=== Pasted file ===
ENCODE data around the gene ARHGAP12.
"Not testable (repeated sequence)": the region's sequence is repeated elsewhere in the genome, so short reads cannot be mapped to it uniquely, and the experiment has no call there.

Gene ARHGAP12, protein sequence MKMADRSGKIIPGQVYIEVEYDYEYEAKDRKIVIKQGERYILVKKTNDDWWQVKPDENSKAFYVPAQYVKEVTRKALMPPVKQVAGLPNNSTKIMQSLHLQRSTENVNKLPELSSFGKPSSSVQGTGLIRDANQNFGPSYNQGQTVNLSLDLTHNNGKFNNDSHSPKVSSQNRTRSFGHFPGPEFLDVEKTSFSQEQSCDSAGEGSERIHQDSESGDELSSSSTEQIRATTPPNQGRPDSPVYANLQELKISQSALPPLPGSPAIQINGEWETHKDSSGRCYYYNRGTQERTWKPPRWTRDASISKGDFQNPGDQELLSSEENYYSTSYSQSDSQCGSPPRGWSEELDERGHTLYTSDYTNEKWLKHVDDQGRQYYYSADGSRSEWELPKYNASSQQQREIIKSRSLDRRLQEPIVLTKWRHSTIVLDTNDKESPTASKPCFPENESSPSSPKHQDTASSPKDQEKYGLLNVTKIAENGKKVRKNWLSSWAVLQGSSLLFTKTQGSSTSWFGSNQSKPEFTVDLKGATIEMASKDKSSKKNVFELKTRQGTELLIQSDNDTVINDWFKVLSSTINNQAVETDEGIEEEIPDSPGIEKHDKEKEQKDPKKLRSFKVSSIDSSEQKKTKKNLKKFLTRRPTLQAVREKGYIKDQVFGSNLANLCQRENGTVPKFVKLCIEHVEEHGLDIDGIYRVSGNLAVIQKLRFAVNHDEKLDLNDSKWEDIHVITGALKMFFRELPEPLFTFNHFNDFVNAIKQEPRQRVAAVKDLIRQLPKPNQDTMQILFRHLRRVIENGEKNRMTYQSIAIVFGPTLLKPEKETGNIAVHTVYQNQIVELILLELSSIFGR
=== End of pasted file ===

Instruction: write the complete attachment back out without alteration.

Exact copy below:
ENCODE data around the gene ARHGAP12.
"Not testable (repeated sequence)": the region's sequence is repeated elsewhere in the genome, so short reads cannot be mapped to it uniquely, and the experiment has no call there.

Gene ARHGAP12, protein sequence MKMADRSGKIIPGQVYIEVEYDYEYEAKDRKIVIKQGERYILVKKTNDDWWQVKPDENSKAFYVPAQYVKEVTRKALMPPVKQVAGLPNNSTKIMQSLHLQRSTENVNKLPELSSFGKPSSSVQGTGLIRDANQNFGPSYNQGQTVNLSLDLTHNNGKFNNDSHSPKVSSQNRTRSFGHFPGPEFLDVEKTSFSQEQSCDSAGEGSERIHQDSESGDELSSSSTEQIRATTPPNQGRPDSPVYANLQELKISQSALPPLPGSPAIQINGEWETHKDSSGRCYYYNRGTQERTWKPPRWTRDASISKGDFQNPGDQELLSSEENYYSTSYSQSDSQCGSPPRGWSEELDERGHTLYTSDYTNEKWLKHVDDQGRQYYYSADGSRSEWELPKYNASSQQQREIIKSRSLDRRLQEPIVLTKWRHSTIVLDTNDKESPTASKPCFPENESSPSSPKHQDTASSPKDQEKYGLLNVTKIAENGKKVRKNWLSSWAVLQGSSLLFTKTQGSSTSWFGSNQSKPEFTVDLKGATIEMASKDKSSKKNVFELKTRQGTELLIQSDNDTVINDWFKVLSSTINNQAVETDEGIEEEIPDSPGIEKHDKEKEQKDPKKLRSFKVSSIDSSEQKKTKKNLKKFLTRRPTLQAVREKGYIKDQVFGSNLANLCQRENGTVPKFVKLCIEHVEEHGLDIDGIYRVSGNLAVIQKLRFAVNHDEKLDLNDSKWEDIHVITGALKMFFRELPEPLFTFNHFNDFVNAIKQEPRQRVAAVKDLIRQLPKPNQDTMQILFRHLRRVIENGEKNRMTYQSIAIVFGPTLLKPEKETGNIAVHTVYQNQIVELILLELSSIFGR